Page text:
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THE TAMING OF THE WILD CABBAGE LEAF
 WHILE the north was at length settling down to peace, the
tribes in the south were growing restless. Their
leaders were, as before, Rauparaha the proud "Wild
Cabbage Leaf," and Rangihaeata "The Heavenly Dawn."
But while the Heavenly Dawn openly showed that he was
an enemy, the Wild Cabbage Leaf pretended to be a
friend to the British.
Land again was the beginning of the quarrel. About nine
miles from Wellington was the fertile Hutt Valley. This
Colonel Wakefield thought he had bought. The chiefs
said it was still theirs, and they tried to prevent
settlers taking possession of it, and soon the land was
once more filled with fighting and murder.
So, having made peace in the north, Governor Grey
sailed to Wellington, taking with him all the soldiers
he could gather.
Soon he discovered that although Rauparaha made great
show of friendship, he was really egging Rangihaeata
on. In fact, while Rangihaeata was the fighter,
Rauparaha was the thinker. So it was resolved to seize
him and stop his mischief.
One night a company of a hundred and fifty men silently
surrounded the chiefs house. All was quiet. Swiftly and
stealthily the men stole into Rauparaha's room, and,
while he was still sleeping, seized him. Not
 a blow was
struck, not a shot was fired. The wily old chief was
taken prisoner without a drop of blood being shed. But
it was not done without a struggle, for Rauparaha bit
and kicked fiercely, and his captors carried the marks
of his teeth and nails for many a day.
Great was the grief of the Heavenly Dawn when he heard
of the capture of his father-in-law. In his grief he
made a lament, mourning for Rauparaha as for a dead
"Raha! my chief, my friend,
Thy lonely journey wend;
Stand with thy wrongs before the God of Battles' face:
Bid him thy woes requite.
Ah me! Te Raukawa's foul desertion and disgrace,
Ah me! the English ruler's might.
Raha! my chief of chiefs,
Ascend with all thy griefs
Up to the Lord of Peace; there stand before his face:
Let him thy fate requite.
Ah me! Te Tea's sad defection and disgrace,
Ah me! the English ruler's might."
But Rangihaeata did more than idly lament. Gathering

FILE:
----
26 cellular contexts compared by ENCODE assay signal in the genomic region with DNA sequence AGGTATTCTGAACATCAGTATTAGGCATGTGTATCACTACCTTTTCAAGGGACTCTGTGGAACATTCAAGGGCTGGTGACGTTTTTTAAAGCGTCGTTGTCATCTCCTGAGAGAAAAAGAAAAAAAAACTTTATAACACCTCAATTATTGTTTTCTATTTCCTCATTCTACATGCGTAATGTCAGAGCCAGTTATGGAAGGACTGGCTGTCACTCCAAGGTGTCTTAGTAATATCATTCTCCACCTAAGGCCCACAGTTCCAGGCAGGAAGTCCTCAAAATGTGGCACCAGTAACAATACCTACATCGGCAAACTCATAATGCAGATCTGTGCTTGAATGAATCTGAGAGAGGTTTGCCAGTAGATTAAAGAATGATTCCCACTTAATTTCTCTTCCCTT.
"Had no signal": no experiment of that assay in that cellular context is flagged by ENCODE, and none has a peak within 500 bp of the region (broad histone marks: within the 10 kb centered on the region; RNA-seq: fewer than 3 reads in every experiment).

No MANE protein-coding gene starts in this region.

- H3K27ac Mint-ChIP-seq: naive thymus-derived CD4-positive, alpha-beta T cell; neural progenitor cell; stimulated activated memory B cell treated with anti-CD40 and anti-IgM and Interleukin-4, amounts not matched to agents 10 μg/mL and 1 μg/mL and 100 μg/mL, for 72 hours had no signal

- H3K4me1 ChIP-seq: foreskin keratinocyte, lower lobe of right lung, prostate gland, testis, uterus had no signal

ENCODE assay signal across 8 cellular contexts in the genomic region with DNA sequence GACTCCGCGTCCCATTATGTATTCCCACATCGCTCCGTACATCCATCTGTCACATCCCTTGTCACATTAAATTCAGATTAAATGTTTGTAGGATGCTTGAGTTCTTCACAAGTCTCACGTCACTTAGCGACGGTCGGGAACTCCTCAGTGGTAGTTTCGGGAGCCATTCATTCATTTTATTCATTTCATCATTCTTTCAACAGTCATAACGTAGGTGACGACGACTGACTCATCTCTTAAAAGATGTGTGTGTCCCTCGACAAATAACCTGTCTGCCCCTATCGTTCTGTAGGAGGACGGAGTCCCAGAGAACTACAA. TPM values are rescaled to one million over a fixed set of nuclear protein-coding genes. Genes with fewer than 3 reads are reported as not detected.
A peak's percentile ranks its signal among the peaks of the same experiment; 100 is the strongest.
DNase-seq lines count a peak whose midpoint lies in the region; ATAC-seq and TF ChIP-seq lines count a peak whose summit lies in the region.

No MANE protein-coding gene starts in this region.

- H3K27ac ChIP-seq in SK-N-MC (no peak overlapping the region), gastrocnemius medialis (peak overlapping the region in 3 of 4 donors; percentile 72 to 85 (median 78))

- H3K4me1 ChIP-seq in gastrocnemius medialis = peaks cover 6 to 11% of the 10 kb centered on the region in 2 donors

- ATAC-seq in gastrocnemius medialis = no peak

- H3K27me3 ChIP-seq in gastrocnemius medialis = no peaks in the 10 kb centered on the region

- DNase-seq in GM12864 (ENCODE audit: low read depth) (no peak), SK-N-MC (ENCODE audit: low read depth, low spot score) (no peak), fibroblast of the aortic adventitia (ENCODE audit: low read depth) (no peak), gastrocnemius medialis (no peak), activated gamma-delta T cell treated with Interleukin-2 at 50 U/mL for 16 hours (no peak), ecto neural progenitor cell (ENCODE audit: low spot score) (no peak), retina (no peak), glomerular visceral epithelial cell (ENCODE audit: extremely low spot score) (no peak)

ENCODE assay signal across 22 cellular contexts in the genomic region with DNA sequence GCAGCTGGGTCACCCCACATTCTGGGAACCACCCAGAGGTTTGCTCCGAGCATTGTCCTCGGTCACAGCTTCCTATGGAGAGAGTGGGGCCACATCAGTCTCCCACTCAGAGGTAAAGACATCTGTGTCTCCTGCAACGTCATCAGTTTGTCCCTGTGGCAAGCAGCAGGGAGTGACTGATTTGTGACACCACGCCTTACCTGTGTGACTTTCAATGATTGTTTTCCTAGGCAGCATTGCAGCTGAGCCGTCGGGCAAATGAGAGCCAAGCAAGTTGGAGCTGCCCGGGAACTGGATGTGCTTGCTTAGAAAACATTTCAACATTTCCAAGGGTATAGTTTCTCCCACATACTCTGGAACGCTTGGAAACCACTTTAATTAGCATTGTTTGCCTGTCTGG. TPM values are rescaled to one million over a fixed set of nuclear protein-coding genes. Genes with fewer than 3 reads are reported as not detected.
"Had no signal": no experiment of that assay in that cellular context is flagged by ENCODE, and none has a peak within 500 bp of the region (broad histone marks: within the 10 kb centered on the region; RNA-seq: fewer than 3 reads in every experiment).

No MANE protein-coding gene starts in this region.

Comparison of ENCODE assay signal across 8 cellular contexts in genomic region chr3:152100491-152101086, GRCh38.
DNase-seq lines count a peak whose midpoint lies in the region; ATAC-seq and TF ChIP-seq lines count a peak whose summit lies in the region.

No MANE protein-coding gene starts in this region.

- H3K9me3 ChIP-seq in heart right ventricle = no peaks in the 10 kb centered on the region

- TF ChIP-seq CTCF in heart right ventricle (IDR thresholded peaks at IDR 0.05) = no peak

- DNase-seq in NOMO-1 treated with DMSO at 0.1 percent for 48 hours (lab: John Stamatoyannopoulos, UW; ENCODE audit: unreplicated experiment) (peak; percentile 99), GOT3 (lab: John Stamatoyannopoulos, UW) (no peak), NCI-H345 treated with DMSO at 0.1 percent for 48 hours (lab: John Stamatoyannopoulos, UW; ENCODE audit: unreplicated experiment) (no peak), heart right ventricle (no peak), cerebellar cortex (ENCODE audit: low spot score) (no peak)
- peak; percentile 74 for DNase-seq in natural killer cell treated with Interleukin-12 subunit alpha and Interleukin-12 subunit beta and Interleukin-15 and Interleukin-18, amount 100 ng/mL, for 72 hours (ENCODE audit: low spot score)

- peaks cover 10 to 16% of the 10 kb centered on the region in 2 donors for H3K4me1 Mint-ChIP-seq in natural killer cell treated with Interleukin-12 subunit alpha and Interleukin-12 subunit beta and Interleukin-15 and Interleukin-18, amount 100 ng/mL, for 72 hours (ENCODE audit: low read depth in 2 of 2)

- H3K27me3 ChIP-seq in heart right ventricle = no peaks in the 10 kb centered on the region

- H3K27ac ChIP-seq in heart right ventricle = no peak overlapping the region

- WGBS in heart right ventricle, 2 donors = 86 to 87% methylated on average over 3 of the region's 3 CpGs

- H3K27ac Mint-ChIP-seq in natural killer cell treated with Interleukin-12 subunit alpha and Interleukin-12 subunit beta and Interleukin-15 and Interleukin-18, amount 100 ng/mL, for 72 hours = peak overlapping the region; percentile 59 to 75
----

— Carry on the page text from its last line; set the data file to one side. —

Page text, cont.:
his men, he prepared to avenge the capture of his
chief. He wrote, too, to the northern tribes, stirring
them to battle. "Friends and children, come and avenge
the wrongs of Te Rauparaha, because Te Rauparaha is the
eye of the faith of all men. Make ye haste hither in
the days of December."
But the northern chiefs were slow to move. They told
the Heavenly Dawn that it was folly to try to kill the
British or drive them from the land. "How could you dry
up the sea?" they asked.
But although few joined him, Rangihaeata fought.
Although soldiers, sailors, settlers, all were against
 he would not give in. Defeated and hunted he took
refuge, as he himself said, "in the fastnesses and
hollows of the country, as a crab lies concealed in the
depths and hollows of the rocks."
At length, left almost without a follower, Rangihaeata
made peace. But his proud spirit never quite gave in. "I
am not tired of war," he told Sir George Grey, "but
the spirit of the times is for peace. Now, men, like
women, use their tongues as weapons. Do not suppose, O
Governor, that you have conquered me! No. It was my
own relations and friends. It was by them I was
When Rauparaha had been seized he had been sent to
Auckland. There, although he was a prisoner, he was
allowed to go about freely. Now, when peace was come
again, he was permitted to go home. But the fierce old
chief did not live long to enjoy his liberty. Eighteen
months later he died.
From first to last, in north and south, the war had
lasted for five years. It had cost a million of money.
Sir George now had time to think of ruling the land. He
tried to govern well and be just to the Maoris. He
protected them as much as he could from land-grabbers,
and kept the treaty of Waitangi. He rewarded those who
had helped him, and in every way treated them fairly.
One good thing which Sir George did was to make good
roads throughout the islands. Even while the war was
going on, parties of soldiers and Maoris might be seen
peacefully working side by side with pick and spade.
The Maoris were good workmen, and the British soon grew
friendly with them. They taught the Maoris English, and
the Maoris taught them their language. And when the
road was finished they parted like old friends.
 Then Governor Grey built schools and had the Maori
children taught to speak English, and did many other
things for their happiness. So when in 1853 another
governor was appointed, the Maoris were very sorrowful.
They grieved for Sir George as for a lost father, and
sang mournful songs of farewell.
Pause for one moment there.
Cast back one glance on me,
Thus to receive one fond,
One last, fond look.
Thy love came first, not mine;
Thou didst first behold
With favour and regard
The meanest of our race!
Thence is it
The heart o'erflows;
the eye Bedewed with tears doth anxiously desire
To catch one fond, one parting glance,
Ere thou art lost to sight for ever,
Alas! for ever!"
When Sir George Grey came home, too, he was welcomed
and thanked. And when at Oxford he received a degree
in honour of his work in New Zealand, the students gave
three cheers for the "King of the Cannibal Islands."